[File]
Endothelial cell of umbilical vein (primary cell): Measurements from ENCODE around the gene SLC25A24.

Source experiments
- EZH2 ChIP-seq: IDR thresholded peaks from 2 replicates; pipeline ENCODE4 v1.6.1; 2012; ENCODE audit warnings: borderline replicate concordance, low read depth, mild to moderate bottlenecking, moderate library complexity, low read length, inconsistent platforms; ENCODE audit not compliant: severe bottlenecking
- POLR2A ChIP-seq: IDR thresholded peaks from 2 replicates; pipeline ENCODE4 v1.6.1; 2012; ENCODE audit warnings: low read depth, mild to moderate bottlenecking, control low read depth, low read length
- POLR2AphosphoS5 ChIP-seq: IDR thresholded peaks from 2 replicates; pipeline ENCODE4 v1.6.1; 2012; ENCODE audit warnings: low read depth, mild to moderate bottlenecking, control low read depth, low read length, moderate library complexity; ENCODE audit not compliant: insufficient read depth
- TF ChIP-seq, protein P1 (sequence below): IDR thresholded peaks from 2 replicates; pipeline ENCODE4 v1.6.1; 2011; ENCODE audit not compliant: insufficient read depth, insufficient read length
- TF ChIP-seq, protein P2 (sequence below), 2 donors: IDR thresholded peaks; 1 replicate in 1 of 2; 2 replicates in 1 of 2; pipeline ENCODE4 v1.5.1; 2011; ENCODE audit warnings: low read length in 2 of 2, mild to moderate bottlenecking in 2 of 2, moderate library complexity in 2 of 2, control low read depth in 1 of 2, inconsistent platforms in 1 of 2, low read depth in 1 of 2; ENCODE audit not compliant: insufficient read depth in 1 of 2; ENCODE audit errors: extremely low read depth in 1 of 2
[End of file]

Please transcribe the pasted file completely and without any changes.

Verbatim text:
Endothelial cell of umbilical vein (primary cell): Measurements from ENCODE around the gene SLC25A24.

Source experiments
- EZH2 ChIP-seq: IDR thresholded peaks from 2 replicates; pipeline ENCODE4 v1.6.1; 2012; ENCODE audit warnings: borderline replicate concordance, low read depth, mild to moderate bottlenecking, moderate library complexity, low read length, inconsistent platforms; ENCODE audit not compliant: severe bottlenecking
- POLR2A ChIP-seq: IDR thresholded peaks from 2 replicates; pipeline ENCODE4 v1.6.1; 2012; ENCODE audit warnings: low read depth, mild to moderate bottlenecking, control low read depth, low read length
- POLR2AphosphoS5 ChIP-seq: IDR thresholded peaks from 2 replicates; pipeline ENCODE4 v1.6.1; 2012; ENCODE audit warnings: low read depth, mild to moderate bottlenecking, control low read depth, low read length, moderate library complexity; ENCODE audit not compliant: insufficient read depth
- TF ChIP-seq, protein P1 (sequence below): IDR thresholded peaks from 2 replicates; pipeline ENCODE4 v1.6.1; 2011; ENCODE audit not compliant: insufficient read depth, insufficient read length
- TF ChIP-seq, protein P2 (sequence below), 2 donors: IDR thresholded peaks; 1 replicate in 1 of 2; 2 replicates in 1 of 2; pipeline ENCODE4 v1.5.1; 2011; ENCODE audit warnings: low read length in 2 of 2, mild to moderate bottlenecking in 2 of 2, moderate library complexity in 2 of 2, control low read depth in 1 of 2, inconsistent platforms in 1 of 2, low read depth in 1 of 2; ENCODE audit not compliant: insufficient read depth in 1 of 2; ENCODE audit errors: extremely low read depth in 1 of 2